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Video: Ray Kurzweil on 'Exponential' Tech Advancement

By Justin Stoltzfus
Published: April 18, 2013 | Last updated: April 18, 2013 12:47:05
At last year’s SXSW event, eminent IT guru Ray Kurzweil spoke about continued advances in technology and how they can be predicted. Starting with the example of IBM’s Watson, a computer that bested two human "Jeopardy" competitors in 2011, Kurzweil noted that computers are now "dealing with the subtleties and vagaries of the human language," something that goes beyond previous "logic-based" advances like chess player Garry Kasparov's match against IBM supercomputer Deep Blue in 1997. The power to deal with less-ordered data structures like metaphors, puns, riddles and jokes is part of what is starting to close the cognitive gap between humans and machines.

Kurzweil also made some interesting predictions about future advances, showing a set of logarithmic charts that present exponential trajectories that Kurzweil called "predictable." One such assertion is his indication thatMoore’s Law, which is based on the doubling of transistors on an integrated circuit, will remain until around 2020. At that point, it will be replaced by what he called the "sixth paradigm of three-dimensional computing."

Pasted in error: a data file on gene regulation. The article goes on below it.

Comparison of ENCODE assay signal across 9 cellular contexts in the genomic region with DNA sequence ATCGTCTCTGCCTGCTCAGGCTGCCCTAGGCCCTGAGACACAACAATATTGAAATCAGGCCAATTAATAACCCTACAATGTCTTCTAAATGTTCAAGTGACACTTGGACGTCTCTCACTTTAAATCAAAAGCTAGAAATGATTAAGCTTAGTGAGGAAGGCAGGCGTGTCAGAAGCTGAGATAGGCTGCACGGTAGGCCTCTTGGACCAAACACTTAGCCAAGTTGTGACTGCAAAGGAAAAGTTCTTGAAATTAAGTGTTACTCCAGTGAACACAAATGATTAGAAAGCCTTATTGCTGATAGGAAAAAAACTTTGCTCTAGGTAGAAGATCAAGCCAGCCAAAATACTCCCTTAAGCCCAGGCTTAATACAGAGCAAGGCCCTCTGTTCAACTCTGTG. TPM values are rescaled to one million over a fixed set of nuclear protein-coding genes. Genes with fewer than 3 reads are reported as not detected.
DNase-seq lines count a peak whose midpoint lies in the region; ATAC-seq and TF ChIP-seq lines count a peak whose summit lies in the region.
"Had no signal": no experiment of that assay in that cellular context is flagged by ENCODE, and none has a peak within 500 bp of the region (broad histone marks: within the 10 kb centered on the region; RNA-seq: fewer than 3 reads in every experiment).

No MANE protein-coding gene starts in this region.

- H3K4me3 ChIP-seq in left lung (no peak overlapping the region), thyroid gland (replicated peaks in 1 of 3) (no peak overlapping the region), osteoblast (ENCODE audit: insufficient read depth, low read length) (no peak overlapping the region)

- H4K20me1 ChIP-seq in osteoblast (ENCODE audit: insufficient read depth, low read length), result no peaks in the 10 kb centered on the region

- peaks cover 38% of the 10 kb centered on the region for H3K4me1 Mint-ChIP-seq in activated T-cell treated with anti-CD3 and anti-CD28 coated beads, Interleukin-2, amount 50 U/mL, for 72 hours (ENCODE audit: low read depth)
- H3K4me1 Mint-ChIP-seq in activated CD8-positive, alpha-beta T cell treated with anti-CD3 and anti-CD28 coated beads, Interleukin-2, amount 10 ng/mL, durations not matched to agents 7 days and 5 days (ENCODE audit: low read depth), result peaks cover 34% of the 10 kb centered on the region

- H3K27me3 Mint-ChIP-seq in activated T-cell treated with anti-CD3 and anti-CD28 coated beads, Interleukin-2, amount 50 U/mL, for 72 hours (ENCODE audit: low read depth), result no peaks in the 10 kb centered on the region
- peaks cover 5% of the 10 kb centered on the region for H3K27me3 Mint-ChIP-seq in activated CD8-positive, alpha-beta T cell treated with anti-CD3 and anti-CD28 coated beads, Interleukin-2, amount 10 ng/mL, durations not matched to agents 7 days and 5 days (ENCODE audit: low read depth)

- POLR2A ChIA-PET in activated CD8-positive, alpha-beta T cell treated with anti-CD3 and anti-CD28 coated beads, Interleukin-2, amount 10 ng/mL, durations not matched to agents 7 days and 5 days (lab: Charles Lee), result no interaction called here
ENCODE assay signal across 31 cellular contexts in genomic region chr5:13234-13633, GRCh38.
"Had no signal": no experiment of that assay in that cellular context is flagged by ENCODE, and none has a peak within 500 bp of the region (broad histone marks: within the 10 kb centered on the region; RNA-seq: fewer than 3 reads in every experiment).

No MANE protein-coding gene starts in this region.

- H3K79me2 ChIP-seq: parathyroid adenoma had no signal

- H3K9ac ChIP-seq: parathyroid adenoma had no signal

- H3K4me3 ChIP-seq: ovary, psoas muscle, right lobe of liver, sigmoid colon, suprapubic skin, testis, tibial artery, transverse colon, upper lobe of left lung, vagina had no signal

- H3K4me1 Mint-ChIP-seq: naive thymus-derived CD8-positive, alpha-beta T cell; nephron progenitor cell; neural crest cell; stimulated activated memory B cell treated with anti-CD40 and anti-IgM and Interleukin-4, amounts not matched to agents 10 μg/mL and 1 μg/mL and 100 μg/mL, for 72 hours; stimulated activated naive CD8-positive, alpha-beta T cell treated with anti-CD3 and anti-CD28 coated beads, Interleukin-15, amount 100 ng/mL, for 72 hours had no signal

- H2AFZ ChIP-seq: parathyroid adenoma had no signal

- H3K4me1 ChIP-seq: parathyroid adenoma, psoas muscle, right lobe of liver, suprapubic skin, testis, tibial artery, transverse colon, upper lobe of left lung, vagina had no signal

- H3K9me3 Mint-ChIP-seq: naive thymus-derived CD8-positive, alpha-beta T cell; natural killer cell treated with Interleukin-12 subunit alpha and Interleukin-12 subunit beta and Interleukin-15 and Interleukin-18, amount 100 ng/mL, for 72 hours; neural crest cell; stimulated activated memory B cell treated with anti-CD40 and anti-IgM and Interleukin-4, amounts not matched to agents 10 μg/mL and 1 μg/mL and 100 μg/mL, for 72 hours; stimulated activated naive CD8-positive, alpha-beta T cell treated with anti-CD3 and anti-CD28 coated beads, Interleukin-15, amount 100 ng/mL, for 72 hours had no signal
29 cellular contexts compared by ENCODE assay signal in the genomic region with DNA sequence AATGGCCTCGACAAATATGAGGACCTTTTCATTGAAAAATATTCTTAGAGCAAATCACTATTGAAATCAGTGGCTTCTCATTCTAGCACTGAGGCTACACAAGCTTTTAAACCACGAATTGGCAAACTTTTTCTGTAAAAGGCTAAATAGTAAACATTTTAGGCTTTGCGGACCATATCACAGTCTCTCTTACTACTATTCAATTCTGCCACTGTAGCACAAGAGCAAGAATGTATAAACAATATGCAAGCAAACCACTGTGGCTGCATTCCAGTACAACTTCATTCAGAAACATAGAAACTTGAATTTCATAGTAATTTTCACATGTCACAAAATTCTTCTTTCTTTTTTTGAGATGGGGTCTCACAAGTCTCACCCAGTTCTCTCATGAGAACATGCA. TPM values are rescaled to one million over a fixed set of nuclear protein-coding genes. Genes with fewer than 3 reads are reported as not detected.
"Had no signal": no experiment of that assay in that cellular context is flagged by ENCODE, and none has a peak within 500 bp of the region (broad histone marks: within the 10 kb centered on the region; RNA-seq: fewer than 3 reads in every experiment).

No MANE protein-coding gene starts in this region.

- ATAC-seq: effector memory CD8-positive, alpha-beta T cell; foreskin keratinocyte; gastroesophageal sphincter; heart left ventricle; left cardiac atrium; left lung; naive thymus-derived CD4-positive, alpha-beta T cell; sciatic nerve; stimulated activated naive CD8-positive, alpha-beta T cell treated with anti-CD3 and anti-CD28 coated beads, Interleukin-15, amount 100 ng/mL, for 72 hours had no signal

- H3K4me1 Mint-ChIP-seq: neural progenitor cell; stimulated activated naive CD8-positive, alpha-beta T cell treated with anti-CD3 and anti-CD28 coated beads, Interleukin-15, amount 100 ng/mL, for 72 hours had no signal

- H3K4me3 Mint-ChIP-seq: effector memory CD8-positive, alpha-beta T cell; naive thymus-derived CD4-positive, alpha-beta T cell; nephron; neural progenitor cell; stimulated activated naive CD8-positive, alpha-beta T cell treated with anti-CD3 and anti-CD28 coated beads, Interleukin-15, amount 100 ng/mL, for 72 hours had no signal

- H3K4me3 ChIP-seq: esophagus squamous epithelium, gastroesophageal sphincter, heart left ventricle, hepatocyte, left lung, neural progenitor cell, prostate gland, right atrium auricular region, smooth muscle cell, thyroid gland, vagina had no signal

Another major prediction was on health care, which, Kurzweil said, only recently became an information technology. Citing the progress of the Human Genome Project, Kurzweil said that IT advances in medicine also work on exponential scales, and should double each year, leading humankind into what he called a "very new era" by around 2035. While the exact ramifications of some of these predictions were left unsaid, Kurtweil’s keynote speech did not fail to inspire in its masterful portrayal of what the future may hold based on how far we’ve already come in today’s "tech revolution."

This video is a must-see for anyone who is interested in trying to gauge the future of our technological progress. Using proprietary data, Kurzweil provides some pretty specific insights into the direction in technology over the next few years, as well as how it might be handled by those stakeholders.


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Written by Justin Stoltzfus | Contributor, Reviewer

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Justin Stoltzfus is a freelance writer for various Web and print publications. His work has appeared in online magazines including Preservation Online, a project of the National Historic Trust, and many other venues.

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